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Worst Pot(holes)


Dear Colorado, the vote in 2014 was to legalize pot, not potholes. It seems every time Coloradans drive around Denver they are seen swerving to avoid these holes in the pavement.

The drive to Auraria Campus, in Downtown Denver, and surrounding streets do have some solid construction, but the flaws other streets have caused quite the burden on Colorado drivers.

It is unfortunate that our tires must be subjected to this poor quality terrain. Cars driving south on 1st Avenue after the Safeway are seen veering off to the edge of their lane so to avoid driving over the unexpected opening on the pavement.

Potholes in Colorado are the worst kind of Colorado pot. photo: Korina Rojo • CU Denver Sentry

Potholes in Colorado are the worst kind of Colorado pot.
photo: Korina Rojo • CU Denver Sentry

Anyone buying new tires needs be sure to buy an extra warranty against damage for things such as nails. Those pesky nails seem to hang out in hollow pavements, seemingly placed on purpose.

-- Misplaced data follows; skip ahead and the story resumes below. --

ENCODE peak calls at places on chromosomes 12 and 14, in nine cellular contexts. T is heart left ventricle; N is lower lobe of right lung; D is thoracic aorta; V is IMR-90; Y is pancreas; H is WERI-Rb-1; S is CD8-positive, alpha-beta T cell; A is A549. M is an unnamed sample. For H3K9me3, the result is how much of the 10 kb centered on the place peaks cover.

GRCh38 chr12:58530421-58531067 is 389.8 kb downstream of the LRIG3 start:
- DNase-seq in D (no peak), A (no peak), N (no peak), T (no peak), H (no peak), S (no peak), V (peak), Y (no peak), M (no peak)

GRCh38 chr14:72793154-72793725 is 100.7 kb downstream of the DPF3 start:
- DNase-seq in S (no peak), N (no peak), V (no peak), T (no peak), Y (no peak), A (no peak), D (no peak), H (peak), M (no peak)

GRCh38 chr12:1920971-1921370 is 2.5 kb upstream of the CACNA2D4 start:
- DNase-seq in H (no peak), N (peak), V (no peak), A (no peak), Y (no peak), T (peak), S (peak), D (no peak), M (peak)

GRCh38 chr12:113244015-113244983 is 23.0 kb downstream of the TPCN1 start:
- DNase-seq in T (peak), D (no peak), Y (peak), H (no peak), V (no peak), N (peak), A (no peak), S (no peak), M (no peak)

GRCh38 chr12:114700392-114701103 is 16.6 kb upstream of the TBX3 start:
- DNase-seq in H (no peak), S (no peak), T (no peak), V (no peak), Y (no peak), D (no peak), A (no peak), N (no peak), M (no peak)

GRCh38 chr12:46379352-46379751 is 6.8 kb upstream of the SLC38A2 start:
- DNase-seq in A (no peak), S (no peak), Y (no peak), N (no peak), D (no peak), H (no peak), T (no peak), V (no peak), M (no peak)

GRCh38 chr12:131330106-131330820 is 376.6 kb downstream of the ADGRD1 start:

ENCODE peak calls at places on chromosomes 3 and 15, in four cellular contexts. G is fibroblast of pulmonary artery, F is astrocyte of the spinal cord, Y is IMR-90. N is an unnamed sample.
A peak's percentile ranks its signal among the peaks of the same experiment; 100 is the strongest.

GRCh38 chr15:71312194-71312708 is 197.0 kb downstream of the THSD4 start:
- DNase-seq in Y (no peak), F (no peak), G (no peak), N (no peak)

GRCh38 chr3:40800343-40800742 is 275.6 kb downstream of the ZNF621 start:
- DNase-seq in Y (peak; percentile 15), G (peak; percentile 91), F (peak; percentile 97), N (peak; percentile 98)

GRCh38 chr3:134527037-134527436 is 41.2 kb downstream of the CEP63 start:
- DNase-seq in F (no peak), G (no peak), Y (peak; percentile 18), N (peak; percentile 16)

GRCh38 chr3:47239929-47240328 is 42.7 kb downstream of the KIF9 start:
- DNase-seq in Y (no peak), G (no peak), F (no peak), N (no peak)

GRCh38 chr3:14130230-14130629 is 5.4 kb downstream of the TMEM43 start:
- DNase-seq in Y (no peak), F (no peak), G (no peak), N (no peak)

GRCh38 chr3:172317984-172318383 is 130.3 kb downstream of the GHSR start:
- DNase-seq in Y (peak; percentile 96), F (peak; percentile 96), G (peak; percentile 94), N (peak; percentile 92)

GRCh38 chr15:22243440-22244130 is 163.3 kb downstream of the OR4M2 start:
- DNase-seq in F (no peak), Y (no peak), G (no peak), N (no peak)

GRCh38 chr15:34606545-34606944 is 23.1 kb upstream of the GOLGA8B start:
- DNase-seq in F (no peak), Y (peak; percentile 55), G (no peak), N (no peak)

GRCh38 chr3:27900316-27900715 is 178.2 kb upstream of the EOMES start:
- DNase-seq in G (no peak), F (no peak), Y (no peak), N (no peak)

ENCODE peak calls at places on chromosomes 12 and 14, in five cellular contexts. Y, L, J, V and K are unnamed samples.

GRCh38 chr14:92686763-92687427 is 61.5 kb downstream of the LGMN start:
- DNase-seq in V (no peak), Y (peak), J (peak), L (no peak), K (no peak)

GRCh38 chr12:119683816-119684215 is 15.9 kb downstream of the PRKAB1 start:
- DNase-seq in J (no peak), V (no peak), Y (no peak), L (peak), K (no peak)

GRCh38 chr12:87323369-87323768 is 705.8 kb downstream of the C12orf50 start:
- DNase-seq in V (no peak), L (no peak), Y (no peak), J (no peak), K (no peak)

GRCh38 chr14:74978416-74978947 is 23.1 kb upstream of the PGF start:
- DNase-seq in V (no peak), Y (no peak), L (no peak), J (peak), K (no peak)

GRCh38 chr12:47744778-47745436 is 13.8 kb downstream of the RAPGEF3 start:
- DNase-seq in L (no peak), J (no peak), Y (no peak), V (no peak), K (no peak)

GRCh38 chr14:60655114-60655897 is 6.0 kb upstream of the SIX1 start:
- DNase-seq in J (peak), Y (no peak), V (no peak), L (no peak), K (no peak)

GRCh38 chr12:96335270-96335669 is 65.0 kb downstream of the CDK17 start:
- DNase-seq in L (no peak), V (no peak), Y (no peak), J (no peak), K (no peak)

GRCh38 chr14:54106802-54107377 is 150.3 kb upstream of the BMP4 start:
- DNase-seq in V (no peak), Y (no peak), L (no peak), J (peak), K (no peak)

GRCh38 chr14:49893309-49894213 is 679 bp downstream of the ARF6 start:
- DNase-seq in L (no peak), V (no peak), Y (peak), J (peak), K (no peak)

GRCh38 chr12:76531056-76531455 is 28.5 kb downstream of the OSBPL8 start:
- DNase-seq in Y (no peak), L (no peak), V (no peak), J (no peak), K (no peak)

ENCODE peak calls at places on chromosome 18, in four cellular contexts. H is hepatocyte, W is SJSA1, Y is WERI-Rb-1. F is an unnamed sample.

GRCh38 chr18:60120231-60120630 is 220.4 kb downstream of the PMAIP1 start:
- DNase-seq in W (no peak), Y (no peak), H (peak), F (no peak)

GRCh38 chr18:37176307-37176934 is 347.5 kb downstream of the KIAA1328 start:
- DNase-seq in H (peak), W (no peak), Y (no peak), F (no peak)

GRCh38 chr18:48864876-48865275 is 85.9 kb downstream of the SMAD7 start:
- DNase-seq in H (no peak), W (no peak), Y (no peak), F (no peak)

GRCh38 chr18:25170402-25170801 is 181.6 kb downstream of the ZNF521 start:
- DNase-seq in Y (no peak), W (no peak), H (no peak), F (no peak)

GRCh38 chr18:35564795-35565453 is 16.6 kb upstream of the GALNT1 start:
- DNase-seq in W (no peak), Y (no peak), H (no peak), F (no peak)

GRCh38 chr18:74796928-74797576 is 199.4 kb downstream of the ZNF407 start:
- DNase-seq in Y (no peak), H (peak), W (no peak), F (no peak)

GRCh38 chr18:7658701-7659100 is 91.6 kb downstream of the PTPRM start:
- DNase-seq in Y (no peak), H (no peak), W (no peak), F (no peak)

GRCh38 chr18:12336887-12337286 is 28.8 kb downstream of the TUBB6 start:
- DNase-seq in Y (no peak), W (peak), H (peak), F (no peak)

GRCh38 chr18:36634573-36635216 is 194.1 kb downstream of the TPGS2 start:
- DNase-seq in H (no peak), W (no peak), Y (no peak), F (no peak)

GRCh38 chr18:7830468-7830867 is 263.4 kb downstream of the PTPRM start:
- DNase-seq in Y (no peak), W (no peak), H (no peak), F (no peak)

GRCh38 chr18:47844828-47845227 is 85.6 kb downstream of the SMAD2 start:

On tight streets, it is impossible to drive on the far left or far right of your vehicle lane during rush hour. This is evident from a pothole that is forming on South Broadway and 1st Avenue. It measures around 10 inches in length and five inches in width. The pothole is located on the second lane to left of South Broadway, headed south on this one-way boulevard.

In front of campus, cars that drive fast on Stout and Speer Boulevard headed South seem to jump up on the street due to the boulder-shaped blobs of pavement covering the inner tracks of the lightrail line.

Driving in Colorado is reminiscent of driving through a course video game, where you need to twist and turn your wheel to avoid hitting the orange cones.

On Fillmore and 1st Avenue, a fairly new brick design is already cracking, creating a hollow section.

Another street that has a flaw is located about 200 feet from the 8th and Broadway Boulevard intersection, headed west. It’s not a pothole, but a manhole. This manhole seems to have been covered in the exterior with tar causing it to appear sunken. Even when driving below the speed limit at around 15-20 miles per hour, the sound a car makes when driving over it is highly unpleasant.

Drivers are able to report the presence of street damage by calling 311. This number is used for reporting “street and sidewalk problems” as the website to the City and County of Denver states. According to, maintenance crews are on the streets of Denver looking for holes to patch up on a daily basis.

“Just say no” to potholes.

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